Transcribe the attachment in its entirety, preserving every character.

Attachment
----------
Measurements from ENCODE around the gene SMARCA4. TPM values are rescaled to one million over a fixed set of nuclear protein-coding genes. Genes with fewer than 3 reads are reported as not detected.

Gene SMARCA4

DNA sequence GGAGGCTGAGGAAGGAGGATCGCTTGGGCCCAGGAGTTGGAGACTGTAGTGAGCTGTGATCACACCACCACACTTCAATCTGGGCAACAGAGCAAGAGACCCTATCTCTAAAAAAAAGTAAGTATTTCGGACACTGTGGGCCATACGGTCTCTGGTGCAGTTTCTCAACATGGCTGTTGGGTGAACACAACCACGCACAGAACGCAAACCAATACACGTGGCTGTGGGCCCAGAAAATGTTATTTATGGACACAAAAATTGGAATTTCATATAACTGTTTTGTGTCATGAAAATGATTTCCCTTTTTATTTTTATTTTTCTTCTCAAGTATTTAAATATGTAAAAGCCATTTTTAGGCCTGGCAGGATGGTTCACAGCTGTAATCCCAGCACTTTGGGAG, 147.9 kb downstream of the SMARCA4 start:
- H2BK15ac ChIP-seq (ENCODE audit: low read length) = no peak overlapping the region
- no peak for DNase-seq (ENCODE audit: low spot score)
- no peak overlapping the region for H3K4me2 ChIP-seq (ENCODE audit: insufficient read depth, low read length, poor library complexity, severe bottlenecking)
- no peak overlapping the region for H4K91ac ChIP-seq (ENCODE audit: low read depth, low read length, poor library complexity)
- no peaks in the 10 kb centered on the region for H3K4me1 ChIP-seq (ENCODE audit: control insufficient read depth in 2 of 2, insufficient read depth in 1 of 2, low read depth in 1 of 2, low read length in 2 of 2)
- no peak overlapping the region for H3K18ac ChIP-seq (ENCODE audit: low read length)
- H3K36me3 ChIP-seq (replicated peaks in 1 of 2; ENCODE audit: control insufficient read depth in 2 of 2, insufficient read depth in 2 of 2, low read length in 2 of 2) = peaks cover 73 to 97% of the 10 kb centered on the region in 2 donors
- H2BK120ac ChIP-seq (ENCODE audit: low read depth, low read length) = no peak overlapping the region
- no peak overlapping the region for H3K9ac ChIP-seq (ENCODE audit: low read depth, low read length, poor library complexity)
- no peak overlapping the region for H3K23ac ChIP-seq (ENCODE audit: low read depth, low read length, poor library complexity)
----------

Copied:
Measurements from ENCODE around the gene SMARCA4. TPM values are rescaled to one million over a fixed set of nuclear protein-coding genes. Genes with fewer than 3 reads are reported as not detected.

Gene SMARCA4

DNA sequence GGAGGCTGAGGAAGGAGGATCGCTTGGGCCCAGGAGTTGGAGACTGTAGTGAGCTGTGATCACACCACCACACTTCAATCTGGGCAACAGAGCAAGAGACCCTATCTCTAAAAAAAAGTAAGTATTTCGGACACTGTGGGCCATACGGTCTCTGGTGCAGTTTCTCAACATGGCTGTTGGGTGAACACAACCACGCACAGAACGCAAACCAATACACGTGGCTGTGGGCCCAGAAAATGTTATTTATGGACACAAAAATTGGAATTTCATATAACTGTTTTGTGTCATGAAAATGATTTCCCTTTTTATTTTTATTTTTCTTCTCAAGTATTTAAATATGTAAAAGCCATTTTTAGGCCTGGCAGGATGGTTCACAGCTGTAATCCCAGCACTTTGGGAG, 147.9 kb downstream of the SMARCA4 start:
- H2BK15ac ChIP-seq (ENCODE audit: low read length) = no peak overlapping the region
- no peak for DNase-seq (ENCODE audit: low spot score)
- no peak overlapping the region for H3K4me2 ChIP-seq (ENCODE audit: insufficient read depth, low read length, poor library complexity, severe bottlenecking)
- no peak overlapping the region for H4K91ac ChIP-seq (ENCODE audit: low read depth, low read length, poor library complexity)
- no peaks in the 10 kb centered on the region for H3K4me1 ChIP-seq (ENCODE audit: control insufficient read depth in 2 of 2, insufficient read depth in 1 of 2, low read depth in 1 of 2, low read length in 2 of 2)
- no peak overlapping the region for H3K18ac ChIP-seq (ENCODE audit: low read length)
- H3K36me3 ChIP-seq (replicated peaks in 1 of 2; ENCODE audit: control insufficient read depth in 2 of 2, insufficient read depth in 2 of 2, low read length in 2 of 2) = peaks cover 73 to 97% of the 10 kb centered on the region in 2 donors
- H2BK120ac ChIP-seq (ENCODE audit: low read depth, low read length) = no peak overlapping the region
- no peak overlapping the region for H3K9ac ChIP-seq (ENCODE audit: low read depth, low read length, poor library complexity)
- no peak overlapping the region for H3K23ac ChIP-seq (ENCODE audit: low read depth, low read length, poor library complexity)